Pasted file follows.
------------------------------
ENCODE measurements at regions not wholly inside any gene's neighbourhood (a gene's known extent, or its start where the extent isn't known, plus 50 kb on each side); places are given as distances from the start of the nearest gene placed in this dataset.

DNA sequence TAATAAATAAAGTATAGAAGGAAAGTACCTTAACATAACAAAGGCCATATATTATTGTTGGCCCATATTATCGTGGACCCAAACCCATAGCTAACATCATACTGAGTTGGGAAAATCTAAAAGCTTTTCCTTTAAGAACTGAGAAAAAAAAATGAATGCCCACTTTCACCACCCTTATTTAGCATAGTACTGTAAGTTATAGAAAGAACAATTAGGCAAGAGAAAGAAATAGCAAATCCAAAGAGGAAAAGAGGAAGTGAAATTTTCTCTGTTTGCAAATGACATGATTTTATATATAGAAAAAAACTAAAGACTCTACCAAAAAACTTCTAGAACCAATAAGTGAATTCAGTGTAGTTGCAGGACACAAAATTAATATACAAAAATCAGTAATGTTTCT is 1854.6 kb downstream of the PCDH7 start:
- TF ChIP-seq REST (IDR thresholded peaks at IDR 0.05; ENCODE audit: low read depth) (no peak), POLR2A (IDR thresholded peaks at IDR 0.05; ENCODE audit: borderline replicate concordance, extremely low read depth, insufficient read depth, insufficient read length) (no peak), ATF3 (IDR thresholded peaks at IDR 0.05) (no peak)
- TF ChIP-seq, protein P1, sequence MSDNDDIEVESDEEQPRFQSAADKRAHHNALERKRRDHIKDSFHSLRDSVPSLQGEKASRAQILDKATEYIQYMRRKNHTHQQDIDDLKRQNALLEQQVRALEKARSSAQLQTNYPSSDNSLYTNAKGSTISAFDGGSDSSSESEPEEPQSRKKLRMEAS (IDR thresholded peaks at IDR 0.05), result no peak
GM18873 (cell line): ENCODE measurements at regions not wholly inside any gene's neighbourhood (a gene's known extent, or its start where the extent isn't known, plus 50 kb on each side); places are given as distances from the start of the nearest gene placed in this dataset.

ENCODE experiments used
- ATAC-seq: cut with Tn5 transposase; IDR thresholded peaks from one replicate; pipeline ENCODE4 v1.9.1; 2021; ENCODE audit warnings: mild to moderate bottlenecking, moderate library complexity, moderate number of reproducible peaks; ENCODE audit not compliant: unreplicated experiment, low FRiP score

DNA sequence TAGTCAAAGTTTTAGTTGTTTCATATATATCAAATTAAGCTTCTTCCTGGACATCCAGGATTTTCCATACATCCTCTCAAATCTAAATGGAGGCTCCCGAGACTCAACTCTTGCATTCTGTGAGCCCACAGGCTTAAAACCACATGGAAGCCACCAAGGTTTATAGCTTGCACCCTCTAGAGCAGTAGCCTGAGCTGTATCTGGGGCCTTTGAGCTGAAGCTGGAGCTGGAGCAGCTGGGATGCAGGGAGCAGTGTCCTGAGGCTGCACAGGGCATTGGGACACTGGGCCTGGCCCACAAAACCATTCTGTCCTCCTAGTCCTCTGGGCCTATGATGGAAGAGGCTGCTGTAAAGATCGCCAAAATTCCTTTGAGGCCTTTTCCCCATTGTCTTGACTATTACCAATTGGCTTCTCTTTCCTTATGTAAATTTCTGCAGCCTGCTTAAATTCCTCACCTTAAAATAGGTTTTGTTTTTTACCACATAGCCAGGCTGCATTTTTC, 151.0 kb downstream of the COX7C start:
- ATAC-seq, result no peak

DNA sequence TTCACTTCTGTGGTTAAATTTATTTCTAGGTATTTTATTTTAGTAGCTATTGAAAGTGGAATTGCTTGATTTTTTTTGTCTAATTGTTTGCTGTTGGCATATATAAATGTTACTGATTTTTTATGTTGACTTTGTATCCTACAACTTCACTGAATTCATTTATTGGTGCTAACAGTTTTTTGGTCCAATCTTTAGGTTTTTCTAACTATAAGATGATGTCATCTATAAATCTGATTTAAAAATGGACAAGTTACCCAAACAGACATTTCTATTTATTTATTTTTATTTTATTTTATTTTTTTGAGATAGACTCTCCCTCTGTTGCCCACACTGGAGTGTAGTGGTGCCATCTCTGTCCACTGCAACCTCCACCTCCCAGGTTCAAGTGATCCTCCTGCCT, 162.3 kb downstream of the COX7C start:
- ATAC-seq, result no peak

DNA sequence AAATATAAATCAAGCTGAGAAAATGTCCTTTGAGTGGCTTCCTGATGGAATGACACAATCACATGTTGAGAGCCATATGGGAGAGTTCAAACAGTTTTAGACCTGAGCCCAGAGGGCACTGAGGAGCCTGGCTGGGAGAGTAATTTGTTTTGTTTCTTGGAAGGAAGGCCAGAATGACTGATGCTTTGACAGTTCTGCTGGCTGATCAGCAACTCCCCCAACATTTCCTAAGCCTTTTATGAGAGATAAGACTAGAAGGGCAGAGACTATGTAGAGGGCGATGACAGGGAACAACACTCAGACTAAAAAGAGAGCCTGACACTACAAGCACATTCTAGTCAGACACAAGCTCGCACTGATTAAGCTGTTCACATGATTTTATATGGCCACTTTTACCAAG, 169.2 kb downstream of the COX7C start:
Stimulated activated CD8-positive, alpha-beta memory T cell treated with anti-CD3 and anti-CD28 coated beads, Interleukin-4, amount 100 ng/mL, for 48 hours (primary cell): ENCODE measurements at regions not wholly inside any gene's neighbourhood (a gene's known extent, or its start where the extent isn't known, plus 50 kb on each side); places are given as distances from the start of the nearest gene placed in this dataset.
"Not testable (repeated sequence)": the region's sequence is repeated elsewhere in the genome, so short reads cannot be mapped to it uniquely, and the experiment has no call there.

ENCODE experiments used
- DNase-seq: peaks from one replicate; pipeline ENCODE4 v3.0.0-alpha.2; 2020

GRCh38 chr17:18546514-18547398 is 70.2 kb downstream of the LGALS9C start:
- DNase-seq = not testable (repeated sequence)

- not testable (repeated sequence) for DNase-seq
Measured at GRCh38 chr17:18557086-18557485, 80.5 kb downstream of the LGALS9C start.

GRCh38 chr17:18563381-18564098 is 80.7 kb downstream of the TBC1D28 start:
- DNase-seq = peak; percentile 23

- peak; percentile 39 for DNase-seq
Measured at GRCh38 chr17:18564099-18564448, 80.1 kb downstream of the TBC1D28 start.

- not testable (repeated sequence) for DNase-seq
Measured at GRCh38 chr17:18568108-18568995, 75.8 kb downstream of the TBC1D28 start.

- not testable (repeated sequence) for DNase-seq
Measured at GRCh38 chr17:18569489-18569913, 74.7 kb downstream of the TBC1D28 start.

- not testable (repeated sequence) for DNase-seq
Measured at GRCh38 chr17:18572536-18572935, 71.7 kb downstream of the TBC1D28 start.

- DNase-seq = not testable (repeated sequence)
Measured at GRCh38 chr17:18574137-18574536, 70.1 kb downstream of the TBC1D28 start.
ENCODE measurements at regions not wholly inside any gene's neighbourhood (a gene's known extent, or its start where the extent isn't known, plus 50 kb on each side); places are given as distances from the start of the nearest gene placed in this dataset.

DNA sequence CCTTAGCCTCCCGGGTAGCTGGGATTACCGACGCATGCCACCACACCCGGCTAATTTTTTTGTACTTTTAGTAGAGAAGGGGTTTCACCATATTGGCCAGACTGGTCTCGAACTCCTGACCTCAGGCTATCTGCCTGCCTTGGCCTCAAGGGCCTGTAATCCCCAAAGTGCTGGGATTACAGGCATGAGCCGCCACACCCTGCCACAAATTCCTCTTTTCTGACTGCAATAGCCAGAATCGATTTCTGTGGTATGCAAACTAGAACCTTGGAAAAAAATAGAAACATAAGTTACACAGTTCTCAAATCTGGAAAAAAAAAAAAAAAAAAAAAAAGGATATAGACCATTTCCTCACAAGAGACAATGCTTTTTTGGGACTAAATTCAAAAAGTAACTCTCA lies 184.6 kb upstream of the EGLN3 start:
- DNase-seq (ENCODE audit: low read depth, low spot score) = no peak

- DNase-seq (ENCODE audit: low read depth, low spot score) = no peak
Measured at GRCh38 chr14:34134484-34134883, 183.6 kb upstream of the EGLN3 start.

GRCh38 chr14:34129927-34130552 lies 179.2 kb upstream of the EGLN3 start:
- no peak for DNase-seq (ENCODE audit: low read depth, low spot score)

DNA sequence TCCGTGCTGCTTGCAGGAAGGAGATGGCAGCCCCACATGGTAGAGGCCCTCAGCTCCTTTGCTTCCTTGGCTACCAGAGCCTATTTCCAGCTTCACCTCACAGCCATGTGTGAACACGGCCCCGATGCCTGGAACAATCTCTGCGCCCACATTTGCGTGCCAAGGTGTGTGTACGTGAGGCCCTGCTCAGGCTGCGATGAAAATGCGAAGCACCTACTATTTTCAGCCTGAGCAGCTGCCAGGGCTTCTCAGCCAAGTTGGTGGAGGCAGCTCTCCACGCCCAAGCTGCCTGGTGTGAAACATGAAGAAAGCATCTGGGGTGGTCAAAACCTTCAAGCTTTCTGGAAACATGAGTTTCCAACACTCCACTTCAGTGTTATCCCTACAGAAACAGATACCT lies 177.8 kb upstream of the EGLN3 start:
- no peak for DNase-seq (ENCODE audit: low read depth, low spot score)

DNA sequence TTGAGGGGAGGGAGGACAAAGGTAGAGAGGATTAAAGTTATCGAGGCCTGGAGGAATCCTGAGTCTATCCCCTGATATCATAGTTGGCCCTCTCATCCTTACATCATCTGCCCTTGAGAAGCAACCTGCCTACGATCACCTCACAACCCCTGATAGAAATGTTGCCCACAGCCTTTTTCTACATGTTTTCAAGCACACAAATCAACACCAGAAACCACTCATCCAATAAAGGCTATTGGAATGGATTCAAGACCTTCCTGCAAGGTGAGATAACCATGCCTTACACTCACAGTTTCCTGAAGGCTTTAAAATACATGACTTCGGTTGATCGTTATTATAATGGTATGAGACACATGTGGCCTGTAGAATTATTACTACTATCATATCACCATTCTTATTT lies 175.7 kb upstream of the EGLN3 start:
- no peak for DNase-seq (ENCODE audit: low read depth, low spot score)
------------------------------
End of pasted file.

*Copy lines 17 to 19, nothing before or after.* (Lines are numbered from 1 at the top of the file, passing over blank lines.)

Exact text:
GRCh38 chr17:18546514-18547398 is 70.2 kb downstream of the LGALS9C start:
- DNase-seq = not testable (repeated sequence)

- not testable (repeated sequence) for DNase-seq